When the government’s roadmap out of lockdown was announced last month, we saw an immediate spike in activity on our website as people searched for flights to Europe and beyond, writes British Airways boss Sean Doyle.
The UK vaccination program is an example to the world. The NHS has bought millions of doses of the Covid-19 vaccine, stabbed about 30 million people, and remains on track to vaccinate all adults by the end of July.
This is a remarkable achievement by everyone’s standards.
With deaths and hospital admissions in the UK steadily declining, scientists suggest the risk of serious illness from Covid-19 is decreasing.
Public Health England has confirmed that a single dose of the Pfizer or AstraZeneca vaccine reduces the risk of hospitalization by 80 percent, and a single shot reduces the risk of infection.
This great work means that now is the time to get back to something close to normal life, which for us means we plan to get back on the air this summer.
As an airline, safety is in our DNA and will never be endangered.
The rollout of vaccines is making things much safer at home and in many places around the world. While it is currently difficult in some parts of Europe, we know things will change within a few months. Germany, France and Spain are stepping up their vaccination programs, while at the same time using lockdowns to control their outbreaks.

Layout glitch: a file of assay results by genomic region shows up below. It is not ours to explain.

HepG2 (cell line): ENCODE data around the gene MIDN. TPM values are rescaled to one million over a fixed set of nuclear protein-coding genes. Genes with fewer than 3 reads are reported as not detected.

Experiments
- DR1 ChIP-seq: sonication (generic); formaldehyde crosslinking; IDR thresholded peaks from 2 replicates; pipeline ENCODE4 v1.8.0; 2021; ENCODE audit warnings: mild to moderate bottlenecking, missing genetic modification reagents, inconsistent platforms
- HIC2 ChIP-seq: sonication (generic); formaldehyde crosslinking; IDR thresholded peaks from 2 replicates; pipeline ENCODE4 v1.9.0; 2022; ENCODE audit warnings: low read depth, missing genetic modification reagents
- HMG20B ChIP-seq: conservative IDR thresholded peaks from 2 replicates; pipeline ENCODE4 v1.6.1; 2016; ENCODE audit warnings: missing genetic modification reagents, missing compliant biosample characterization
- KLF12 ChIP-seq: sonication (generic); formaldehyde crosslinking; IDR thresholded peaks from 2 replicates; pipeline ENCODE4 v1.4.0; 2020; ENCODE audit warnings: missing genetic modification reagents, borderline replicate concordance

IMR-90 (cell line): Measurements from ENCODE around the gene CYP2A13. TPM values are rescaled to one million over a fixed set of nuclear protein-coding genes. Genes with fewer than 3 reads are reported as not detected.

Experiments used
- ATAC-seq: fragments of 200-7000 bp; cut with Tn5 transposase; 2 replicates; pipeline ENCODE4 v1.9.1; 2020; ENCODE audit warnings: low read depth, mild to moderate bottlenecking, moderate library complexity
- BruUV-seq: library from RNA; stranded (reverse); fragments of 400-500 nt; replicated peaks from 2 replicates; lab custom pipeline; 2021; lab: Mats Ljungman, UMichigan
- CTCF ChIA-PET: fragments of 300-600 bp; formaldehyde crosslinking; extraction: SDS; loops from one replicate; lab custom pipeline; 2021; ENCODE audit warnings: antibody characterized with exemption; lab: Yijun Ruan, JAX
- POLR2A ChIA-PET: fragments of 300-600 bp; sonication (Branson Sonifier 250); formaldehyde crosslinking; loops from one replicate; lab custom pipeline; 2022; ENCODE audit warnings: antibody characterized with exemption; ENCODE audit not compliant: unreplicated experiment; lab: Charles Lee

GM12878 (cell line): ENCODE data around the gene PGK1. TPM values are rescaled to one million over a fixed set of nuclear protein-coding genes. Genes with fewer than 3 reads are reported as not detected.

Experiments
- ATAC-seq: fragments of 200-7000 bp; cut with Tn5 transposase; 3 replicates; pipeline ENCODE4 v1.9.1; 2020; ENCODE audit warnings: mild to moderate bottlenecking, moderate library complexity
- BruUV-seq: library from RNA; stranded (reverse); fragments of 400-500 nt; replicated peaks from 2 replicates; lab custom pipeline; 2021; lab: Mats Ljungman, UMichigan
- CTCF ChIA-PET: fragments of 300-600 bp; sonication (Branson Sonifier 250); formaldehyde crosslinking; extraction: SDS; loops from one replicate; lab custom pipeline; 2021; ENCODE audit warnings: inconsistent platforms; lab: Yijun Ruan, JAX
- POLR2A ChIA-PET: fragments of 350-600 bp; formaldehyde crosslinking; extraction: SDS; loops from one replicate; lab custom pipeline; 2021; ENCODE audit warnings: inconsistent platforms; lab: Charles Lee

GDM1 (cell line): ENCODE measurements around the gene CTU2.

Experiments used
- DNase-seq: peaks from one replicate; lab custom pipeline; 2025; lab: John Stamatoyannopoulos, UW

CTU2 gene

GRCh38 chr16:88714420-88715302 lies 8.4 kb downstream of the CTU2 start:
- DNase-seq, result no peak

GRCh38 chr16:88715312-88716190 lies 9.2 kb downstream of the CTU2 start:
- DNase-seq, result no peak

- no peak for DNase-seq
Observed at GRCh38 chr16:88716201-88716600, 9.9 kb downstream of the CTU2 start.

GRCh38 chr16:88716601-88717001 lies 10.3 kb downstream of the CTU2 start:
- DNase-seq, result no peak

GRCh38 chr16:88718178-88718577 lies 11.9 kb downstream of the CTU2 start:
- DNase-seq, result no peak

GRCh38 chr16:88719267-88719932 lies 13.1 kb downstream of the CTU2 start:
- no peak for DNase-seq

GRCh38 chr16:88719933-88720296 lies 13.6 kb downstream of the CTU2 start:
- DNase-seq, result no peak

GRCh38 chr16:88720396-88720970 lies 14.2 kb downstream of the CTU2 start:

We cannot delay the massive planning process that needs to get underway to begin the restart of complex aviation operations if it is safe. If we do, we risk missing out on all summer, a near-fatal blow to the travel industry.
I see a huge pent-up demand for travel. When the government’s roadmap out of lockdown was announced last month, we saw an immediate spike in activity on our website as people searched for flights to Europe and beyond. I saw my colleagues’ mood rise visibly at the prospect of a return to near normalcy.
Every day I receive heartbreaking emails from customers desperate to fly again, to reunite with family members, friends, loved ones, some of whom have been separated for over a year.
At the same time, many of our customers want to get back to work. They suffer from the so-called ‘Zoom fatigue’ and they lack the real face-to-face meetings they need to close the deals that make money for the UK.
We cannot delay the massive planning process that needs to get underway to begin the restart of complex aviation operations if it is safe. If we do, we risk missing out on all summer, a near-fatal blow to the travel industry
Aviation contributes £ 22 billion directly to the UK economy every year. We all know that business is done between people, not between companies, and those real-life connections are crucial to building relationships.
And let’s face it – millions of us need a vacation after the toughest year most of us have ever been through.
Portugal, Cyprus, Greece, France and Spain have all indicated that they want to welcome Britons in the coming months who can prove they have had a negative Covid test or vaccination. In America, more than 135 million people have been vaccinated, and President Biden says he expects all American adults to get the shot by early May, amid reports that the US government could ease travel restrictions on British citizens mid-day. the same month.
Transportation Secretary Grant Shapps has said that a combination of vaccination, testing and travel passes will be key to getting international travel back on track, and we agree.
Such schemes are already underway. The EU has announced that it will set up a system of Covid certification for travelers entering EU countries.